April 9, 2018
A CFIUS Rewrite Looms
President Trump’s trade agenda has taken center stage as of late. High-profile developments; such as the recently announced $50 billion worth of trade tariffs on Chinese imports (with the possibility of $100 billion more on the horizon), the steel and aluminum tariffs announced in early March, the 30% tariffs on imported solar panels and washing machines, the completion of an U.S.- Korea bi-lateral trade agreement, and the ongoing NAFTA renegotiations; have taken most of the oxygen out of the media’s recent trade coverage, however, little attention has been given to an equally important development occurring on Capitol Hill.
Established by Executive Order 11858 and signed by President Ford in 1975, CFIUS is responsible for reviewing foreign acquisitions of domestic companies which may be deemed to constitute a threat to national security. CFIUS acts as an interagency review board to ensure that foreign entities can invest in the United States, without leaving key domestic industries susceptible to nefarious foreign influence that could impede national security or hinder them in wartime. The Secretary of the Treasury chairs this inter-agency committee; its membership currently consists of the heads of the Departments of Justice, Homeland Security, Commerce, Defense, State, and Energy – as well as the U.S. Trade Representative and the White House Office of Science and Technology Policy.
CFIUS is constructed to review “any merger, acquisition, or takeover … by or with any foreign person which could result in foreign control of any person engaged in interstate commerce in the United States” and decides to what extent such a deal would threaten national security.
When assessing the risk of a transaction, CFIUS considers three questions:
- What is the threat posed by the foreign investment in terms of intent and capabilities?
- What aspects of the business activity pose vulnerabilities to national security?
- What are the national security consequences if the vulnerabilities are exploited?
This review process is limited mostly to transactions in which a U.S. business would become controlled by a foreign government or entity, and rarely reviews foreign lending to domestic companies. If the committee decides a transaction endangers national security, the matter is referred to the President for final decision on whether to block the sale, and any information that leads the committee to come to their conclusion is not disclosed to the public. The President is not obliged to follow the committee’s advice and can choose whether to block a sale.
While CFIUS is still formidable in its current form, many in Congress believe that it has become outdated, limiting its effectiveness. This has led to the creation of the bi-partisan coalition – led by Sen. Cornyn, with the help of 10 Senate co-sponsors – which, late last year, introduced legislation to address these weaknesses.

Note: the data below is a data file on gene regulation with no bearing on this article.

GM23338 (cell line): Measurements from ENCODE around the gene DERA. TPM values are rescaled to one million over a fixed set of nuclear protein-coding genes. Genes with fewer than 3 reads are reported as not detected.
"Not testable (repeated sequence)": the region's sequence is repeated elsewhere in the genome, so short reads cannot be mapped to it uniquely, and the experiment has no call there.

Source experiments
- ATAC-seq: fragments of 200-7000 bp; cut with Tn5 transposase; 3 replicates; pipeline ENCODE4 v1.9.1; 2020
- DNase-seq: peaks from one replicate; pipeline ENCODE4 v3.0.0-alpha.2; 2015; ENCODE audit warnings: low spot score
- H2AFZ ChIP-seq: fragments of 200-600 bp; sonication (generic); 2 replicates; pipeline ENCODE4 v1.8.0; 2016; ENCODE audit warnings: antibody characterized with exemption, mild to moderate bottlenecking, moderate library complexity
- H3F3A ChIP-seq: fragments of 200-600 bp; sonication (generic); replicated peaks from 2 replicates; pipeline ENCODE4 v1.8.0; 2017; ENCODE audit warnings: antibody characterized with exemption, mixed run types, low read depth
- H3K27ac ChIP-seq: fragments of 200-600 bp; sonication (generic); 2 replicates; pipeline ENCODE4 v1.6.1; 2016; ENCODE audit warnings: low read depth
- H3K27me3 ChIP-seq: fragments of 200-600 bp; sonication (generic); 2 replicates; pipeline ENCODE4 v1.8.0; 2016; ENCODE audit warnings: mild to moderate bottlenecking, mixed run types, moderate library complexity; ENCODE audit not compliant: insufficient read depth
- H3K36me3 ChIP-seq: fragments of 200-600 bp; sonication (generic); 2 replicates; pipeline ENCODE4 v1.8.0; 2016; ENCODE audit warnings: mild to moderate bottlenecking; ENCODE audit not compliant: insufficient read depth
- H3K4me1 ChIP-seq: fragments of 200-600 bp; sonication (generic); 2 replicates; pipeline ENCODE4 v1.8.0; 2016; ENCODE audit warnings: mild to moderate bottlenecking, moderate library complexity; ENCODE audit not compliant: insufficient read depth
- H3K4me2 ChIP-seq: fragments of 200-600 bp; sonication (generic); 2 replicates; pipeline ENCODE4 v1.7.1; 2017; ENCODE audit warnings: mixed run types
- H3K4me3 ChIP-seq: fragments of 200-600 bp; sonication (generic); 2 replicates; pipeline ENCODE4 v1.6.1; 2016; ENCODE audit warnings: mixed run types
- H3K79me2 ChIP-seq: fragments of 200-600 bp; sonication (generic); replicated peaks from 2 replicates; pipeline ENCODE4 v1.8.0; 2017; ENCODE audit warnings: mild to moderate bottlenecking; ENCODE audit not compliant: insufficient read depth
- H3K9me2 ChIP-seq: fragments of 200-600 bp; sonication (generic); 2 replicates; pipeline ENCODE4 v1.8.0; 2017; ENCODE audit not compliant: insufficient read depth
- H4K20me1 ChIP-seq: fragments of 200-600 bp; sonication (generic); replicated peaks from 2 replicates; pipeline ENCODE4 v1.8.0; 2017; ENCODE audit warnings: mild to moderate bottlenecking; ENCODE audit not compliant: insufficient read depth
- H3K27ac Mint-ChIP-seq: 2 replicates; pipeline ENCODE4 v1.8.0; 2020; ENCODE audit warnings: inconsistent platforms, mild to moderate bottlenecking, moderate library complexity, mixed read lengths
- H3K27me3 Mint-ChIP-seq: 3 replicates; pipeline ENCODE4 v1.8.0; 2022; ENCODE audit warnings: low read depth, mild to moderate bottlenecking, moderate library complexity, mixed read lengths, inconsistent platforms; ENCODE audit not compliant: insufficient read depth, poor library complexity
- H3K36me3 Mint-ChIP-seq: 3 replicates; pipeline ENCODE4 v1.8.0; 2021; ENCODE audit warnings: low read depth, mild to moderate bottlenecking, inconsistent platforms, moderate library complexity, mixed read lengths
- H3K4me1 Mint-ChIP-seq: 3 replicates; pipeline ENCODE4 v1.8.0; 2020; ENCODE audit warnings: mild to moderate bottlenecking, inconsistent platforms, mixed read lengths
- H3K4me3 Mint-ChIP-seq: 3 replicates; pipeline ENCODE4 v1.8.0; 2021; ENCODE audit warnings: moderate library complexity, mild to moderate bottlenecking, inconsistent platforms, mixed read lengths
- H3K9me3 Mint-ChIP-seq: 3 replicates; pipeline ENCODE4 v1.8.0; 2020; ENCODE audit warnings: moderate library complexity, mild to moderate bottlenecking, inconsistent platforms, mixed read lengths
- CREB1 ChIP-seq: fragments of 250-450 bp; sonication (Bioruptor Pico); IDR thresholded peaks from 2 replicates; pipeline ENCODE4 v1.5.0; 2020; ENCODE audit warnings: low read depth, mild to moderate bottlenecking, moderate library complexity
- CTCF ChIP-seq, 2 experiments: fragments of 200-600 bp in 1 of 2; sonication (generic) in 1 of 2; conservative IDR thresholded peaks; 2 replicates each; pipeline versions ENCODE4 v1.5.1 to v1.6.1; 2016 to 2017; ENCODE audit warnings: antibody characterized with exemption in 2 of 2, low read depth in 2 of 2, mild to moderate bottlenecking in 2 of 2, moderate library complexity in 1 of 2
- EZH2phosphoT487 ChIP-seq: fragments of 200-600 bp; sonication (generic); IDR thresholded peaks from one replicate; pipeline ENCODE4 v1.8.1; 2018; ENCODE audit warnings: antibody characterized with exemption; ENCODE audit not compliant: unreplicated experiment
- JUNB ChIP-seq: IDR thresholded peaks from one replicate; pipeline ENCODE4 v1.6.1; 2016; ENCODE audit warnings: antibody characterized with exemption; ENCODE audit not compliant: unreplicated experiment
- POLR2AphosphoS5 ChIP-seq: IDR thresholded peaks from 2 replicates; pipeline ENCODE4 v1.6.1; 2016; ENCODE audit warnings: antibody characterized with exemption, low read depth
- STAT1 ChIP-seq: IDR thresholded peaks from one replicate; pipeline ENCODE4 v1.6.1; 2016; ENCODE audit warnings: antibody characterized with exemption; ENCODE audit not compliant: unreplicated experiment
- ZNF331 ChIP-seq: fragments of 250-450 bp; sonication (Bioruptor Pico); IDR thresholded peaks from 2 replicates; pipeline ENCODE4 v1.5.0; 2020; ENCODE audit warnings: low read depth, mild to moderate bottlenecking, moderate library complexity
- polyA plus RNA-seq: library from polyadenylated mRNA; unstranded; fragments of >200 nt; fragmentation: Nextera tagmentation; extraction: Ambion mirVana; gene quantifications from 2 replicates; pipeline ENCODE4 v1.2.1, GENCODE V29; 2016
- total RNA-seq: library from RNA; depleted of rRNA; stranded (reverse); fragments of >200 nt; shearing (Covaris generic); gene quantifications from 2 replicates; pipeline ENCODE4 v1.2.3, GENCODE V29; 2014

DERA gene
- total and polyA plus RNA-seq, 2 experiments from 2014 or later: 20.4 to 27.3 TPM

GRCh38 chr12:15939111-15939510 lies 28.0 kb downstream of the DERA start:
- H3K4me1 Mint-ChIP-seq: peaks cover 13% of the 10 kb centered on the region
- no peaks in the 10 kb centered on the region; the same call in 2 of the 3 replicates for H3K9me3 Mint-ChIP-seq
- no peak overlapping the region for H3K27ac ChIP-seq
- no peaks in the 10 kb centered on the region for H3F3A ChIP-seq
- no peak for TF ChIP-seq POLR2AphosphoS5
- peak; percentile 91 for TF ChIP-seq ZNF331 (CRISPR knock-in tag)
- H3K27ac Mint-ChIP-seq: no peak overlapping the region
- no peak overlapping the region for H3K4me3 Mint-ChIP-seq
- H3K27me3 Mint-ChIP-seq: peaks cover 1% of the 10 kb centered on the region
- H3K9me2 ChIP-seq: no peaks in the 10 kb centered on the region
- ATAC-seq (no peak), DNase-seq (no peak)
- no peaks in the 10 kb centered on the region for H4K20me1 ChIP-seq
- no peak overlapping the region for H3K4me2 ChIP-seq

S.2098, also known as the Foreign Investment Risk Review Modernization Act of 2017 (FIRRMA), is intended to significantly broaden CFIUS’ review authority to account for foreign – in particular, Chinese – acquisitions of U.S. technologies by modernizing and increasing the funding of CFIUS, so that it remains effective. It is likely that this legislation could receive a mark-up as early as the end of April, although circumstances could push movement until May. A companion bill to FIRRMA has also been introduced in the House by Rep. Pittenger, and it has received 40 co-sponsors thus far.
If passed in its current form, FIRRMA would require the CFIUS review process to evaluate nearly double the number of security factors when reviewing transactions, and would greatly expand which purchases can be reviewed. Real estate purchases near key military facilities will be subject to review, and all purchases that require technology transfers to other countries will be suspect; including joint venture projects, R&D projects, and even minority stakes in domestic technology companies. Furthermore, technology deemed “emerging” or “critical” will be subject for review, as will all purchases from “countries of special concern” – a phrase that is remarkably unspecific, but can easily be interpreted to include several Middle Eastern countries and China. Some countries – such as those in NATO – will likely be exempt from this process, but the standards for which countries are exempt must be made by CFIUS.
While the strong bi-partisan push in both chambers of Congress, coupled with support from the Trump Administration, make the eventual passage of this legislation feasible, it will likely undergo a significant re-write to address concerns in the business community that FIRRMA makes the CFIUS review process too onerous on companies, and would interfere with typical commercial sales. Business advocates are seeking clarification on key terms; such as “emerging technology,” “critical technology,” and “critical infrastructure;” which they argue must be clearly defined to limit confusion and regulatory overreach.
While it remains to be seen if this legislation – or an altered, narrowly-tailored version – will be brought up for a vote this year, FIRRMA’s importance should not be overlooked and should receive the same level of media scrutiny as the rest of President Trump’s trade agenda.